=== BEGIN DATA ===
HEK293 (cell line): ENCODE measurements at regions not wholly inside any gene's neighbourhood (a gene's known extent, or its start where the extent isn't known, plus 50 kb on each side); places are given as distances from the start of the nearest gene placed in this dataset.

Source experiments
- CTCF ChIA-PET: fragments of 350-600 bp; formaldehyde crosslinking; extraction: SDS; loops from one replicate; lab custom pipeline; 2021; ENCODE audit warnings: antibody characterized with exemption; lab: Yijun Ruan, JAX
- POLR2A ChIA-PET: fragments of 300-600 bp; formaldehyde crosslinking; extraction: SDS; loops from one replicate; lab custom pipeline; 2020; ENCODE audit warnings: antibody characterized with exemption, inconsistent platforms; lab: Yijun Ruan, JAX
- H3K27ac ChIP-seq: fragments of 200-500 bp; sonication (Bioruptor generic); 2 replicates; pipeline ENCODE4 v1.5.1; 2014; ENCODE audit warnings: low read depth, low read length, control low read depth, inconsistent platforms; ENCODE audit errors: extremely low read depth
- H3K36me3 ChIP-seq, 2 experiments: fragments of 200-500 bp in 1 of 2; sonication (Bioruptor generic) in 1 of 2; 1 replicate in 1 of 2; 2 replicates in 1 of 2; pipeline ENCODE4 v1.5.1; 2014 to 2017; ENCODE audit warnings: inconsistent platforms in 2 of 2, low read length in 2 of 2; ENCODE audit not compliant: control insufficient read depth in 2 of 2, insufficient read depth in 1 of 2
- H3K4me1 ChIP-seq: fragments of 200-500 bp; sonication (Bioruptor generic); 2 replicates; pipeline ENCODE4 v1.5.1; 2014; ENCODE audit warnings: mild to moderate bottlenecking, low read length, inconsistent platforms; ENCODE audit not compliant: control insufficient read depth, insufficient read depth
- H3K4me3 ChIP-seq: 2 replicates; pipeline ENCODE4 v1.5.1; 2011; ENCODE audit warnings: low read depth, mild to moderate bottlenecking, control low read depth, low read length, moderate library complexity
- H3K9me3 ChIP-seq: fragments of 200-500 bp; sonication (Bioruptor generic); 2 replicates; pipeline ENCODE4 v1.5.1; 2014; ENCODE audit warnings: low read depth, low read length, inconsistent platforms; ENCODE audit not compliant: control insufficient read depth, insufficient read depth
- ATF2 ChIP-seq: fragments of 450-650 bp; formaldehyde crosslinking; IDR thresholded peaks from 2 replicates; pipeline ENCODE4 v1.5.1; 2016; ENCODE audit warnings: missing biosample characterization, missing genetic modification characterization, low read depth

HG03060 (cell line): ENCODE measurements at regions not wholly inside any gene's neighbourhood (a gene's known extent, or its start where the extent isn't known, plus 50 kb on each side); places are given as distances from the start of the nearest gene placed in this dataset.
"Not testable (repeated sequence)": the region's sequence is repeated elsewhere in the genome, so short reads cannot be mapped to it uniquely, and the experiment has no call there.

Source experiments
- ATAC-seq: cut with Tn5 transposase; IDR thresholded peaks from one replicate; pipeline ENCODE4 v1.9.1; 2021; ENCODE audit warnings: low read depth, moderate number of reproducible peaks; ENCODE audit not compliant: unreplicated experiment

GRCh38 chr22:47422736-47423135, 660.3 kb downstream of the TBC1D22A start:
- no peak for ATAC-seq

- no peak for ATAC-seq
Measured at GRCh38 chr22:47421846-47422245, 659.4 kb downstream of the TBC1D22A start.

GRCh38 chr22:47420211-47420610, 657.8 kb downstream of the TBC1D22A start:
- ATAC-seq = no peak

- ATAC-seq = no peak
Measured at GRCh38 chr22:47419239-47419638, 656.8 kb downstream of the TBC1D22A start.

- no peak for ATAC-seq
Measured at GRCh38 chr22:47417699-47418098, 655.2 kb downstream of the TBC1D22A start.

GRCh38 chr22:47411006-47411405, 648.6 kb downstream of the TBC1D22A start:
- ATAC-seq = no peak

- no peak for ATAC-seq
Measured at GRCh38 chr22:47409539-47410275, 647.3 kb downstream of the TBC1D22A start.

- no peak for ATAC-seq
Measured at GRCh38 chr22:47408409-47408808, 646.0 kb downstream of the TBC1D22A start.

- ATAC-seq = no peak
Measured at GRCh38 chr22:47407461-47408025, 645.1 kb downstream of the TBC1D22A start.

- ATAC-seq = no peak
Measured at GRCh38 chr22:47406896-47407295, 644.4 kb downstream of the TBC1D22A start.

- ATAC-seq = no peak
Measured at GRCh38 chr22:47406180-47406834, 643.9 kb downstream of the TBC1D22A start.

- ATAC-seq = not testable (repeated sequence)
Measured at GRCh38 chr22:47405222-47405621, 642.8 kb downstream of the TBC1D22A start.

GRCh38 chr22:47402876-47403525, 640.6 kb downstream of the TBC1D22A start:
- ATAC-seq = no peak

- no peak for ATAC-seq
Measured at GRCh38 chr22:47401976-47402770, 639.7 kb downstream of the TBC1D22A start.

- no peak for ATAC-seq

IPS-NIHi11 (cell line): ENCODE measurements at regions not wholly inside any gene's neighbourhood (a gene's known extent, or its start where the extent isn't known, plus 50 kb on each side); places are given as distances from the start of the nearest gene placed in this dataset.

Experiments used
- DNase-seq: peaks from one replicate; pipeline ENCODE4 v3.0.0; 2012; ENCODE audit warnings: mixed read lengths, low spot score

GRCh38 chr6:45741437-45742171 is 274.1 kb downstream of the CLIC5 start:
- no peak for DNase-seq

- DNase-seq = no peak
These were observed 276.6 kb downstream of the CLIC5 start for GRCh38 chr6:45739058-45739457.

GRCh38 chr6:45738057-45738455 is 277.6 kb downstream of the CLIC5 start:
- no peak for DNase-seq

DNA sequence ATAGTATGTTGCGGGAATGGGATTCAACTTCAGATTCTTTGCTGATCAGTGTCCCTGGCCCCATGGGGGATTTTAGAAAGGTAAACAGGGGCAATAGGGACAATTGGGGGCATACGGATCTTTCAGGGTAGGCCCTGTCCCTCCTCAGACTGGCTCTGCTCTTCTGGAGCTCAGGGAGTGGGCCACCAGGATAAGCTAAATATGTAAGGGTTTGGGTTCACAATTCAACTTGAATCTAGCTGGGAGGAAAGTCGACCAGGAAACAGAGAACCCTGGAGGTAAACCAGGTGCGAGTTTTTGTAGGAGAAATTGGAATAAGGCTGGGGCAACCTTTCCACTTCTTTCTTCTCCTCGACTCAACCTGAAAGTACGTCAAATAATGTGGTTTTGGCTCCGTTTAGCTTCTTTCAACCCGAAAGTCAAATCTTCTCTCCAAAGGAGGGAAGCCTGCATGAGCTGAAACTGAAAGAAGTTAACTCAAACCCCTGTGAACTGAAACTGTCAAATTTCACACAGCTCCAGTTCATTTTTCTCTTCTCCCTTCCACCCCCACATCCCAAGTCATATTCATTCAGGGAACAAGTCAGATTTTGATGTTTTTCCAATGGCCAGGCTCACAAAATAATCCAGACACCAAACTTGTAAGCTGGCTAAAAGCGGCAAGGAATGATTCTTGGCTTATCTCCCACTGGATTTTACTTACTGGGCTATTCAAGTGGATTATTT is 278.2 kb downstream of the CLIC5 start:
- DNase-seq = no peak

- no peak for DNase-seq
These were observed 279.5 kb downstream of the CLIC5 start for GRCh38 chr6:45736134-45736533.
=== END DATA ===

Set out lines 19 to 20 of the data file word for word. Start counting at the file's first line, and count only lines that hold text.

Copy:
GRCh38 chr22:47420211-47420610, 657.8 kb downstream of the TBC1D22A start:
- ATAC-seq = no peak